Former U.S. Rep. Norm Dicks had harsh words for his old institution in a speech Friday before the Columbia Basin Badger Club.
"To be at 11 percent favorability with the American people is despicable," he told an audience of almost 100 in Pasco, referring to a recent poll on congressional job approval.
Dicks, who retired this year after 36 years in the U.S. House, was particularly critical of the recent government shutdown and near-default on the national debt. A vote to reopen the government got majorities in the House and Senate, but was opposed by a majority of House Republicans.
A powerful Democrat on Capitol Hill, Dicks criticized Sen. Ted Cruz, R-Texas, saying he reminds him of anti-Communist crusader Sen. Joseph McCarthy.
"He's over there coaching the high school, the House of Representatives, on what they're supposed to do to shut down the government and default," said Dicks, who represented the 6th District in Western Washington.
Dicks recalled a time when he worked for Sen. Warren G. Magnuson. The clean air and water acts were passed and the Environmental Protection Agency was created with votes by a Democratic Congress and signed by Republican President Richard Nixon.
"I always jokingly say if it wasn't for Watergate, he'd be our greatest president," Dicks said of Nixon.
Dicks blamed some of the discord on a shift in the House being run by the central leadership, as opposed to by the committee chairs. He said that started under former Speaker Newt Gingrich, who came to power after the 1994 Republican landslide elections.
It was a shift from Gingrich's predecessor, Spokane Democrat Tom Foley, who worked carefully with representatives from both sides. Dicks noted that Foley died Oct. 18, the day after the deal to end the government shutdown passed.
"I'm sure at the end he was relieved that we hadn't made a tragic mistake," he said.
One possible way to remedy the bitterness in Washington would be public financing of Congressional campaigns, he said. But the best way to get Congress to change would be a landslide election.
"I'm not sure it's going to get better unless the American people step in and demand compromise," he said.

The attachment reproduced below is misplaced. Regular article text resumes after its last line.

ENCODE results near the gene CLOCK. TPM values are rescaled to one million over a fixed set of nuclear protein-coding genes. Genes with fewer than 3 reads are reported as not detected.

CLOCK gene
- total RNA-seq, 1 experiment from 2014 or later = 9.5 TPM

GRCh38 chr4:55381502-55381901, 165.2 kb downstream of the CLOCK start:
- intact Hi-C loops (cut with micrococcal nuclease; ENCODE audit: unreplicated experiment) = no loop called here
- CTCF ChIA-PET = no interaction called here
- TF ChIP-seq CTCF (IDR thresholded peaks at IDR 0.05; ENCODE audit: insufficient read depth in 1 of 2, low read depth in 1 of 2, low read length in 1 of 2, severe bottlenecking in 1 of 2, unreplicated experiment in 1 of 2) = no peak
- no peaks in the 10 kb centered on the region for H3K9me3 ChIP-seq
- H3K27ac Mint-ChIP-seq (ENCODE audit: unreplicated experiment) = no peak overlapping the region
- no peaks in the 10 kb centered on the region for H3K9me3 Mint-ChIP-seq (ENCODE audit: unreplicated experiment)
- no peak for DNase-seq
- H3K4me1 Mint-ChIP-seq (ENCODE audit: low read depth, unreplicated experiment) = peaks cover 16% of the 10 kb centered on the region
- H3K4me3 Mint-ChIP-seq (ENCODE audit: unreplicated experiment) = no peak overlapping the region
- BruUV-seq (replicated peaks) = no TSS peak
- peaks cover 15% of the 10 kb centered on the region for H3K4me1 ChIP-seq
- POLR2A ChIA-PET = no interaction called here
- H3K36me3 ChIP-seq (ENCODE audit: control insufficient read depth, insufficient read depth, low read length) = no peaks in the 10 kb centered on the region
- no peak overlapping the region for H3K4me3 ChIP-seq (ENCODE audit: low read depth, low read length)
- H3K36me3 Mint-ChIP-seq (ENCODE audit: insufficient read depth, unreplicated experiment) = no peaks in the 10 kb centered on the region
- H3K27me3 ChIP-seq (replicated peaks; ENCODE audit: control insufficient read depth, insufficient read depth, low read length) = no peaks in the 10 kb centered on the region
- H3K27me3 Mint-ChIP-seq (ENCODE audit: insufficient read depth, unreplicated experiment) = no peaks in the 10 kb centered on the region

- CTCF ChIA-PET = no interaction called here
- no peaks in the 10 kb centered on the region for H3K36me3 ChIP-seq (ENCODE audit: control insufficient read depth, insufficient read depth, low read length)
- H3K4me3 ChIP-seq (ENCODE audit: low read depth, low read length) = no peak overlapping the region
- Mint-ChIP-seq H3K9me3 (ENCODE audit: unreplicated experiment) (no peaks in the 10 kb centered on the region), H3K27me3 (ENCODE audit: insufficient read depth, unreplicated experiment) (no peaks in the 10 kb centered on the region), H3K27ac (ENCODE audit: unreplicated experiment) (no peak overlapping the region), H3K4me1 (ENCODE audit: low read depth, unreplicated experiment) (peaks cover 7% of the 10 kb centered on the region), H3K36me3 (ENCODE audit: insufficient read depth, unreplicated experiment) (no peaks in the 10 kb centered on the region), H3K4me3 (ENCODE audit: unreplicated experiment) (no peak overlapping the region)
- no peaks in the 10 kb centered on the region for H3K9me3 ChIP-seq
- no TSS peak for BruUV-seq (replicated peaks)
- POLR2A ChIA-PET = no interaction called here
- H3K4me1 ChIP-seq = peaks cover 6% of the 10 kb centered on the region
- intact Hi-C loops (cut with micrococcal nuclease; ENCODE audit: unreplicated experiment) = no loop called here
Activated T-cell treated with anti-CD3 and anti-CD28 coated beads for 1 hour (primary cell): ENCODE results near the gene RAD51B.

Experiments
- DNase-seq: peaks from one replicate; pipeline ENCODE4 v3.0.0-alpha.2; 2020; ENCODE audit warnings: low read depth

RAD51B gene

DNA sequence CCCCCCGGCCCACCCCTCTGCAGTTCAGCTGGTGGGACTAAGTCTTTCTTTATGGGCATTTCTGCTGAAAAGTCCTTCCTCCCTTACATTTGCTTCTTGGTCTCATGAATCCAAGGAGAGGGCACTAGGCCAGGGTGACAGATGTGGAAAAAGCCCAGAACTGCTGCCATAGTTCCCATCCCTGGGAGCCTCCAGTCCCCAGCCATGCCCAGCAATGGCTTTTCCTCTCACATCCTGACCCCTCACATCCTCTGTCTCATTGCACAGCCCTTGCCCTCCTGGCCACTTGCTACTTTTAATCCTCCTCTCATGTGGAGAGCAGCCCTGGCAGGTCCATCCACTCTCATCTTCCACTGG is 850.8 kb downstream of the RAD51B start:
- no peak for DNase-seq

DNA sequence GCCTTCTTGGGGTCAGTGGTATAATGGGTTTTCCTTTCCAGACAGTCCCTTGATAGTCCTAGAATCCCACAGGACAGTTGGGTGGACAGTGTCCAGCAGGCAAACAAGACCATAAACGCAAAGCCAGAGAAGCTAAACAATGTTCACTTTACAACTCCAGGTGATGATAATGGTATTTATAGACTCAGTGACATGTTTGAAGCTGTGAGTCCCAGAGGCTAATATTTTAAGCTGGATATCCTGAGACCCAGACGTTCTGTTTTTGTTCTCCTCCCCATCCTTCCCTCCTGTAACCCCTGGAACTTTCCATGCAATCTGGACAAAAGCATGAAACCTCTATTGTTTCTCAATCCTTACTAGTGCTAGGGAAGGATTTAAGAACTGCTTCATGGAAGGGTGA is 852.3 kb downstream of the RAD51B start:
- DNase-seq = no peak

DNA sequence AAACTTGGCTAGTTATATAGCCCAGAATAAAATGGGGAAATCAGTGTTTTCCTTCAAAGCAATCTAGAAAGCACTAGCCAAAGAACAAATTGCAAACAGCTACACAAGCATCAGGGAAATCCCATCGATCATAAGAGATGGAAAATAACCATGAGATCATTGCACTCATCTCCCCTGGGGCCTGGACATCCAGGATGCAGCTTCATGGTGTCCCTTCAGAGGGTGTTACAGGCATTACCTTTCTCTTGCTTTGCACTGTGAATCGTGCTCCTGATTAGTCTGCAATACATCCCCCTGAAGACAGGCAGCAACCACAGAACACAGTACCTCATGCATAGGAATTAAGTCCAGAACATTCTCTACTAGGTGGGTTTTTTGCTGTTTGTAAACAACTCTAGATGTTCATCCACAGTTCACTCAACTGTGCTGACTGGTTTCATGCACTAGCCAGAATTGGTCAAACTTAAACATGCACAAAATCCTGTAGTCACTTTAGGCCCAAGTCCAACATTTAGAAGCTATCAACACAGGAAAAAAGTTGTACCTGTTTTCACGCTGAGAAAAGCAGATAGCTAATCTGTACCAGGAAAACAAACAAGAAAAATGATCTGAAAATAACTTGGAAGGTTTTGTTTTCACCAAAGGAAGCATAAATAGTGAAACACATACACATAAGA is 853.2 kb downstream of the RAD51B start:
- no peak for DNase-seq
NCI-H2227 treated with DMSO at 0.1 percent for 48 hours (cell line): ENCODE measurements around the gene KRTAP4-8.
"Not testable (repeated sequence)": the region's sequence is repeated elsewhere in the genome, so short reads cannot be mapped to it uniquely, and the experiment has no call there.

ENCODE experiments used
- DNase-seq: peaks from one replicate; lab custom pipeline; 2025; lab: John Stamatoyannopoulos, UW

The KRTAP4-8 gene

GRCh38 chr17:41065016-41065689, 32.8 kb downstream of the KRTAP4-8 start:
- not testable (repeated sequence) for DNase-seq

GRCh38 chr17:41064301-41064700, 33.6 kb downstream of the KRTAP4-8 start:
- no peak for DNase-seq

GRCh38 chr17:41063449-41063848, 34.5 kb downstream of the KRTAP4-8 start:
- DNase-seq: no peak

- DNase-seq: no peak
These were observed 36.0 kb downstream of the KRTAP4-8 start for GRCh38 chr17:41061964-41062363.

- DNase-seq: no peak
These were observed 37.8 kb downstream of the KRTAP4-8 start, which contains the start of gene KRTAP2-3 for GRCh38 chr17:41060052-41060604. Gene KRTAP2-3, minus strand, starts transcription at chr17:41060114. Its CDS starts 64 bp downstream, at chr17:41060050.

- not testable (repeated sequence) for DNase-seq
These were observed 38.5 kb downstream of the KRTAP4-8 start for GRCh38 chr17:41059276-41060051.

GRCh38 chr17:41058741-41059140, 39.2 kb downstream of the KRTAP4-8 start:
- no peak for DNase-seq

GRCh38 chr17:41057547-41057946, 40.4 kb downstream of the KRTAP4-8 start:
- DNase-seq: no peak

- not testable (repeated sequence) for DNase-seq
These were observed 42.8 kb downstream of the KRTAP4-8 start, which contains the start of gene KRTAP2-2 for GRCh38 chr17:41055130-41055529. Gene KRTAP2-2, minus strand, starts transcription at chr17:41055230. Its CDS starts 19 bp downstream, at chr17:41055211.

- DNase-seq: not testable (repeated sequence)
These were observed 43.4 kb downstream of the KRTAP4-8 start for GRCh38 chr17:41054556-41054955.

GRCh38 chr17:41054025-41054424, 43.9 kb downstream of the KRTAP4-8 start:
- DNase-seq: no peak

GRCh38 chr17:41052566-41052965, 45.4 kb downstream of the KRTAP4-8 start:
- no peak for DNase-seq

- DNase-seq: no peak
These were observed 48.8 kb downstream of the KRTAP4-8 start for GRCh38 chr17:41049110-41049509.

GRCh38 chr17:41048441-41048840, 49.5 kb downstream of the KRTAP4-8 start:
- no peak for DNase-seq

But Dicks declined to call for the rest of the country to go to a primary system like Washington has, where candidates from both parties face each other on the same ballot.
"I really like the party system, and I'd really hate to see that change," he said.
The Washington system prevents fringe candidates from winning against incumbents among a small group of party members, said Robert Hindes of Pasco, who asked Dicks about the issue. The system allows Washington legislators to vote their conscience.
"You're not going to get turfed out by somebody running from the far right," Hindes said. "If it's tied to a small electorate, they have the potential to lose their job."
Dicks said people should tell their legislators how they feel.
"The legislators need to hear that we expect you to care and get something done," he said after the luncheon.
The Badger Club is a nonpartisan political forum designed to promote civil discourse, said club president Mike Berriochoa.
Dicks also discussed:
-- The Hanford vitrification plant: "I really feel like they have a plan to get this thing done. It's going to take a few years ... they will have a plan that will stand up to scientific and technical scrutiny."
-- A federal transportation bill: "Most of the stimulus should have been in transportation. You've got to get the economy growing again. That is considered spending and (Congressional Republicans) are not going to do it."
-- Climate change and ocean acidification: "These things are being ignored right now. People are saying it doesn't exist when 98 percent of the scientists are saying it does exist."
-- Affordable Care Act: While Dicks preferred a government-run, single-payer system, he said Obamacare, "will reduce the cost of health care dramatically if we can get people covered who aren't covered today."
-- Geoff Folsom: 509-582-1543; firstname.lastname@example.org; Twitter: @GeoffFolsom